The Czech philosopher and Charter 77 signatory Julius Tomin is perhaps best-known for inviting top Western philosophers to speak at clandestine seminars he ran in Prague during the late communist era. Recently the UK-based Mr. Tomin visited his native city for events marking the 40th anniversary of that move, which eventually gave rise to the Oxford-based Jan Hus Educational Foundation. But when we met I first asked the 79-year-old ex-dissident about his family background.
In the early years of Radio Free Europe, the U.S. station – although initially founded and largely secretly funded by the CIA – played a critical role in providing balanced, objective news to listeners in the Eastern Bloc, especially during turbulent periods of history. Having failed to live up its own standards when covering the Hungarian Revolution in 1956, RFE took a radically different approach to its coverage of the Prague Spring and Warsaw Pact invasion of Czechoslovakia in 1968, says former RFE director A. Ross Johnson.
Restoration work on Prague’s famous medieval Astronomical Clock at the city’s Old Town Hall has revealed hidden secrets; a number of objects which were placed in the tower by former restorers. The discovered objects include small stone statues of animals and a letter hidden in the hollow of the statue of St. Thomas, which was left there in 1948.
In the last edition of Czech Books we featured an interview with Zuzana Justman, who with her older brother and mother survived the wartime Terezín ghetto. Her brother Jiří Robert Pick later wrote a remarkable novel set in the ghetto, under the title “Society for the Prevention of Cruelty to Animals”. The book draws richly from his own memories; with an unexpected lightness and humour it tells the story of a teenage boy and the people around him – his friends and the older men sharing a ward with him in the ghetto infirmary. Thanks to Zuzana Justman
The Czech Republic’s famous Karlštejn castle, built by the Bohemian King and Holy Roman Emperor Charles IV, as a treasury for the crown jewels and other precious royal artefacts, is marking an important anniversary this week. It is exactly 670 years ago, in 1348, when the foundation stone of the Gothic castle was ceremoniously laid.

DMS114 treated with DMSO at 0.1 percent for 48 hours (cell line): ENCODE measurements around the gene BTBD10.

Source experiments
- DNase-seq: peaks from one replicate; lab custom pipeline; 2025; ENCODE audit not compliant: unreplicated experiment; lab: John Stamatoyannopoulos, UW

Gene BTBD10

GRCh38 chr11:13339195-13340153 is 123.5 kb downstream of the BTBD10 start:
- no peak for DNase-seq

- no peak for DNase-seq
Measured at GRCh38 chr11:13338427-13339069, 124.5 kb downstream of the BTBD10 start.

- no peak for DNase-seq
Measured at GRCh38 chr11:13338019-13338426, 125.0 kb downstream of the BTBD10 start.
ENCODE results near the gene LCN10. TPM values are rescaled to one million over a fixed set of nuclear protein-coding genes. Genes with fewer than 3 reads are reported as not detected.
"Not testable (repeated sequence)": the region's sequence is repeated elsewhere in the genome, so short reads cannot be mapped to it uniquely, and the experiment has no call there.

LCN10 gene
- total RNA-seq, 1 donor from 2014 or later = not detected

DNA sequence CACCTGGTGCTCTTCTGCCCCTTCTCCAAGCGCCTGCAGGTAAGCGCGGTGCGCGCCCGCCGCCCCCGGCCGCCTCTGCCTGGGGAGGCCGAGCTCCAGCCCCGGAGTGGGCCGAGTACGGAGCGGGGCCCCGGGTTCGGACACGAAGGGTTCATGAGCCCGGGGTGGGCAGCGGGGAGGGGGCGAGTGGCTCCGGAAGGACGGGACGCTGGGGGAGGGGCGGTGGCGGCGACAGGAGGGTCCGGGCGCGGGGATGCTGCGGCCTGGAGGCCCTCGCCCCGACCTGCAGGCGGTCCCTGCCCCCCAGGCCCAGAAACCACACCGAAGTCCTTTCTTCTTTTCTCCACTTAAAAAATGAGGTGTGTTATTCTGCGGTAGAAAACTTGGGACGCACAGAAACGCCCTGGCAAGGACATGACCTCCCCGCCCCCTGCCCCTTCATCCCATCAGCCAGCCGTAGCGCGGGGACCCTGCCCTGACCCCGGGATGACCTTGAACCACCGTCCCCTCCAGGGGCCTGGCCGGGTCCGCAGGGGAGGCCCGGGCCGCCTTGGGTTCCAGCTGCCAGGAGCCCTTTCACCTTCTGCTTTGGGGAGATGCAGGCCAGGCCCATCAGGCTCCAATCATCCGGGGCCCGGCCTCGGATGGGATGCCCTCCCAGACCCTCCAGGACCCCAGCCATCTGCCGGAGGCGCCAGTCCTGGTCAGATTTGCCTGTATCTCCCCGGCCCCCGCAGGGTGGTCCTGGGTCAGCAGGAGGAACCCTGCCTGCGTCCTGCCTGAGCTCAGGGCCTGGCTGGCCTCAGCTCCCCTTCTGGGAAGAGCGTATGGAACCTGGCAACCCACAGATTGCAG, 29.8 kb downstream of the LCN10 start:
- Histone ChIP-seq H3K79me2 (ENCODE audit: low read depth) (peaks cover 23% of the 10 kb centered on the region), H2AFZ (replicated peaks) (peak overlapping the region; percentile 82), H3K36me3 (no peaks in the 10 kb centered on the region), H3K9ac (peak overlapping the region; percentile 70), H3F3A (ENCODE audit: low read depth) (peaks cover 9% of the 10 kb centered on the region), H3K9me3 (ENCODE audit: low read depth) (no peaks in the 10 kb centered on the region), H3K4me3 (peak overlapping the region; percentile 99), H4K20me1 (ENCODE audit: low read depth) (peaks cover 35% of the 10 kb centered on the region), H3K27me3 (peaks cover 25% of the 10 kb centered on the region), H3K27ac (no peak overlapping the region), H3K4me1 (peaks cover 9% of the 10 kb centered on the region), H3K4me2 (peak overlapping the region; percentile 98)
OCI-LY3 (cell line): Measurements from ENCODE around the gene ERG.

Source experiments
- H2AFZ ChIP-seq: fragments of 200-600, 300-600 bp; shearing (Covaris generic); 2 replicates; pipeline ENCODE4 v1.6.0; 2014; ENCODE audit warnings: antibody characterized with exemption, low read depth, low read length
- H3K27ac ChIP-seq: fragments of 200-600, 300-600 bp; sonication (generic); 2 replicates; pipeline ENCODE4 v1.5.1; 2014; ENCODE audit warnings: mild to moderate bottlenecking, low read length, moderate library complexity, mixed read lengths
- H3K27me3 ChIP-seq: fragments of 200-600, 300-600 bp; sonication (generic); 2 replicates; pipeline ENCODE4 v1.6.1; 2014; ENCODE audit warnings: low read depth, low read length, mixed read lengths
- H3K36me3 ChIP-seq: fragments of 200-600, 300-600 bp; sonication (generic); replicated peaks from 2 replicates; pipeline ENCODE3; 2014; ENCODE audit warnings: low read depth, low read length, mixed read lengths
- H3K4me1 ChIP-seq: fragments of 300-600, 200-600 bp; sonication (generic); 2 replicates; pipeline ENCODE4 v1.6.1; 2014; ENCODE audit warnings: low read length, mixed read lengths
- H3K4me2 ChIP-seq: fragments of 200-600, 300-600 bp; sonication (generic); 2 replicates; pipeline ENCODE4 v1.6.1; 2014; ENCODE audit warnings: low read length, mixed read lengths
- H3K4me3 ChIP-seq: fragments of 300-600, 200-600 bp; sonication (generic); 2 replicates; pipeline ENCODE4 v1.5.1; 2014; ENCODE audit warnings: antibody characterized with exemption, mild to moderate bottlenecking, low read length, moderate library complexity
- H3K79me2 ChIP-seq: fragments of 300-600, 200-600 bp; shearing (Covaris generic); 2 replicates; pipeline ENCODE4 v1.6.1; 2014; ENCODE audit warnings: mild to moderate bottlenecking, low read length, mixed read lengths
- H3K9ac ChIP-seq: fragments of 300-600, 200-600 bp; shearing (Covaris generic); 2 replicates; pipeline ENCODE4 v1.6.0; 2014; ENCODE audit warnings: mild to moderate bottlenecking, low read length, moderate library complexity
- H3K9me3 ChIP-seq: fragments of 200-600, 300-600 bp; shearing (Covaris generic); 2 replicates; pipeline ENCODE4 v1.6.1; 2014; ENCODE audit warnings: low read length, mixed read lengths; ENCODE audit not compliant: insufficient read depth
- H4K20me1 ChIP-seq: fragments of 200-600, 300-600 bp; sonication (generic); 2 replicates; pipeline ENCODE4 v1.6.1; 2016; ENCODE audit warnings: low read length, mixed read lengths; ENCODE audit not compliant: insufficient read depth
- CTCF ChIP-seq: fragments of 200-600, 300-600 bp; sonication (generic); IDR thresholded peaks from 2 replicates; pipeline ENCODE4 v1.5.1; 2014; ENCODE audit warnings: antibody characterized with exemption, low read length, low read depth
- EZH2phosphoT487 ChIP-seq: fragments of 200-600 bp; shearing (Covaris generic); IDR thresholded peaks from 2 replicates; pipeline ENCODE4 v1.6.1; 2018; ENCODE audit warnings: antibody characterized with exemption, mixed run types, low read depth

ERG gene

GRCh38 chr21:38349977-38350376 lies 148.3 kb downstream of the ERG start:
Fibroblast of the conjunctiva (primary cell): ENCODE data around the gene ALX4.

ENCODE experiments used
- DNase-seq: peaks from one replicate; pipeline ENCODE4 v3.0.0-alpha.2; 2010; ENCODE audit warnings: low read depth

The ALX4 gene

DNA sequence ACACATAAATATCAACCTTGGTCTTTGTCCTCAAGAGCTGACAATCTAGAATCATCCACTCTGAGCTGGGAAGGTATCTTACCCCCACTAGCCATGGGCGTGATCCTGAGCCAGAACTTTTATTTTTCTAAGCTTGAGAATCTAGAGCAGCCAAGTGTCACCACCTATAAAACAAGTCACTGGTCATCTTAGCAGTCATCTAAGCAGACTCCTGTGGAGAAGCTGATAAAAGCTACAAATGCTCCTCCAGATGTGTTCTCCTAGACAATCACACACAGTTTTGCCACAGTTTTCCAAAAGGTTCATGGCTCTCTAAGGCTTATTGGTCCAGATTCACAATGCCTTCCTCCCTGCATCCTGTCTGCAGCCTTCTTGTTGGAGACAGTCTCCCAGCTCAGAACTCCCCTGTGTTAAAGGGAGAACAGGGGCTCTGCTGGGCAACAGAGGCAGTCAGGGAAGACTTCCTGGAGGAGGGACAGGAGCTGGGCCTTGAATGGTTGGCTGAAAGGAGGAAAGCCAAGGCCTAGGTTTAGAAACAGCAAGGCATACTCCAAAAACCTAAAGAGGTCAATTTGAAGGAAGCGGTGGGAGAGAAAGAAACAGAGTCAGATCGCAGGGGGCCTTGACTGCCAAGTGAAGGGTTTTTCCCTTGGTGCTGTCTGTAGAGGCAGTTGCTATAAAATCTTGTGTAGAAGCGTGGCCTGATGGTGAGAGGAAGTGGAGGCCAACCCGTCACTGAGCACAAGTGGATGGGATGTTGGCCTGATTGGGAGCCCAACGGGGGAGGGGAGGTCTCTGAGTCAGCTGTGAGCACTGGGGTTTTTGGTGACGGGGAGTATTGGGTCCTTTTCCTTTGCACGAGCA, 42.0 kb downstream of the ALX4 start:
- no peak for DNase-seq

One hundred years ago this autumn, Tomáš Garrigue Masaryk stood atop the stairs of Independence Hall in Philadelphia – where both the American Declaration of Independence and the US Constitution were adopted – to proclaim the creation of a new sovereign state, Czechoslovakia. But the seeds of liberty first took firm root in the spring of 1918 with the May 31st signing of the “Pittsburgh Agreement”, a memorandum of understanding between the Czech and Slovak immigrant communities to create an independent republic.
A new exhibition put together by Prague’s National Museum traces the around 500 year history of the Celts as the dominant culture across most of Europe. It draws on one of the richest collections of Celtic artefacts in Europe, which is held by the museum, and showcases some of the recent thinking about this Iron Age civilisation.
400 years ago this May, Bohemian noblemen threw a pair of Hapsburg officials out a Prague Castle window. That act of rebellion, known as the “Defenestration of Prague”, sparked a revolt in the Czech lands. It was also a catalyst for the outbreak of the “30 Years’ War” in Europe – one of the longest, most destructive conflicts in human history, waged in the name of religion.
“Society for the Prevention of Cruelty to Animals” is a remarkable book by many standards. It is a comic novel set in the wartime Jewish ghetto in Terezín, written by the Czech satirist Jiří Robert Pick some twenty years after he survived the ghetto. The book is a classic, sparkling with life and humour, in defiance of the dehumanizing environment in which it was written. Thanks to J. R. Pick’s sister, the award-winning documentary film-maker Zuzana Justman, the book has just been published in English translation. In a two-part special, Zuzana talks